#10045 of 24726 Re: Merc1 [oac]
Aug 08, 2005 (12:46 am)
What about the fact that buyers TODAY have more choices of high-end lux cars than in the past, say a decade ago, that you don't understand ? Lexus and Infiniti are new entrants within the past 15 years, right ? Prior to 1990, its either MB or BMW... Now Lexus via its LS, and Infiniti via its G cars have provided much better competition to the dominance of the traditional leaders (MB and BMW).
I got that part long ago, its the relevence I'm trying to figure out. First it was MB isn't the choice for the high-end buyer, now it has shifted to there are more choices. We all know that. Anyone can see this. Sure the market has expanded and MB and BMW have expanded their sales with it. Back before Lexus and all the newcomers MB/BMW never broke 100K sales a year, now they're both over 200K a year.
Prior to 1990, there was Jaguar, Audi, and Cadillac also, not just BMW and Mercedes. Were those others good choices? Thats open for debate for sure, but they were there sure enough.
I never argued that buyers don't have more choices today, only that MB is still the main choice for the high-end buyer, which is what you started out with a few posts back. Infiniti's G35 has nothing to do with your original point about MB and the high-end buyer or the high-end luxury buyer period. The Q45 does however and its a dud of the highest order. Infiniti isn't even a player at the high-end of the market. Audi sells more A8s than Infiniti does Q45s.
Of course there is more competition all around, I didn't debate that. I couldn't debate that with a 1/2 dozen newer and/or revised cars in the E's segment alone this year, for example.
Yes, 7-series may be selling well for a 7-series, but it remains a distant third to the LS. So I am looking at the bigger picture of the entire class, not the narrow picture of solely the 7-series sales record...
So what, the 7-Series costs more than the LS430 to begin with. Secondly how are you looking at the whole picture when the gist of your post is again about sales compared to the LS and not BMW's bottom line? You're only looking at sales relative to a much cheaper car and ignoring the fact that the current 7-Series has surpassed the record for any 7-Series before it.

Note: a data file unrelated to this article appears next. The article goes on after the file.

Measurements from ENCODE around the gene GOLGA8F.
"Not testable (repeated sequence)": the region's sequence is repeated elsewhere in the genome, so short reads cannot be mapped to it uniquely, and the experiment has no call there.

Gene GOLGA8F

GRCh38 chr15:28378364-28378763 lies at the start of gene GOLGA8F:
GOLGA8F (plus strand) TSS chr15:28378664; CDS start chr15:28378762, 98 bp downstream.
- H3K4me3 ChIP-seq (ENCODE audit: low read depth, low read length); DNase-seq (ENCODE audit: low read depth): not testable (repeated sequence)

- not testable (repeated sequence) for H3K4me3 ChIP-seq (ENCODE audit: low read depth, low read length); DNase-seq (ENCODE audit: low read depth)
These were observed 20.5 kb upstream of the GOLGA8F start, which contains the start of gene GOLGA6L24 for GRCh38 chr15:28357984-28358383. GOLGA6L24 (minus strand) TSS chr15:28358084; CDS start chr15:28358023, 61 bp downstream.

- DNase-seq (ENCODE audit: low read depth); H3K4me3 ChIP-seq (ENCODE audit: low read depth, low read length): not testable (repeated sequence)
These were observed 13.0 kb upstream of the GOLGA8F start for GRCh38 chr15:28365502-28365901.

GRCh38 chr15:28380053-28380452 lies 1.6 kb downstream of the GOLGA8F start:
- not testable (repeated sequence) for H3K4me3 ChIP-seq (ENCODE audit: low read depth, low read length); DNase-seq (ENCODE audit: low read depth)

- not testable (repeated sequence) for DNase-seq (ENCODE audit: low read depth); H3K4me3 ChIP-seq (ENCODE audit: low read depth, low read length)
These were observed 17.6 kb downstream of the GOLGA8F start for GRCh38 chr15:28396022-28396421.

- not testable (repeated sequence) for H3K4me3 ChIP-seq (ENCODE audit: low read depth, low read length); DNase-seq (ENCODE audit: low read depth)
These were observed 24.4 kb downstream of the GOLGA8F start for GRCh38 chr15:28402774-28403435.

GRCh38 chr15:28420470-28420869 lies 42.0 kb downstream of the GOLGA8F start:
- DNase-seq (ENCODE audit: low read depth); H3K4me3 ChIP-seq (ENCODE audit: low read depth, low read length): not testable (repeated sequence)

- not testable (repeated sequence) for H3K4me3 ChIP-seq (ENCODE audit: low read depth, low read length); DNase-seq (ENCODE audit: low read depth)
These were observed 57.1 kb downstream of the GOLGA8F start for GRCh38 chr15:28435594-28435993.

Why is it that the 7-Series has to outsell the LS for it to be a success in your eyes, but the GS doesn't have to outsell the 5-Series to be a hit? Major contradiction there. Sales, again aren't the sole indicator of whether or not a car is a success or not.
I see you withdrew your post with that claim about who sells more cars between 50-80K so I'll delete mine that disproved it.
#10046 of 24726 Re: Merc1 [oac]
Aug 08, 2005 (1:19 am)
In the >90K price range, the number of MB car sales are so small as to be insignificant. The price range that counts is the $50 - $80K. That is the sweet spot in the market we are talking about here, and that is where Lexus outshines the others, as the market has spoken.
That maybe the case with the "others" but it certainly isn't the case when it comes to Mercedes-Benz. At the 50-80K "sweet spot" price point, that statement is incorrect if you're referring to Mercedes.
Since 2005 isn't over yet, letís look at 2004. Mercedes has roughly 4 models that sell in your noted price range of 50-80K, the G, E, CLK and most of the S-Class. Now between the E, S, CLK, and G-Class Mercedes sold 103,461 cars that cost roughly between 50-80K in 2004.
Those numbers don't even reflect the CL, SL and SLR at 2683, 12,885 and 45 units respectively, all of which sell at prices way above any Lexus.
In the >90K price range, the number of MB car sales are so small as to be insignificant.
Sorry, but just because Lexus doesn't sell anything past 70K doesn't mean the 12K+ SL's Mercedes sold last year at 90K+ are "insignificant". Such a statement can't be taken seriously as no one else even comes close to such volume at that price point. Why is it that if Lexus doesn't do it, it is deemed insignificant?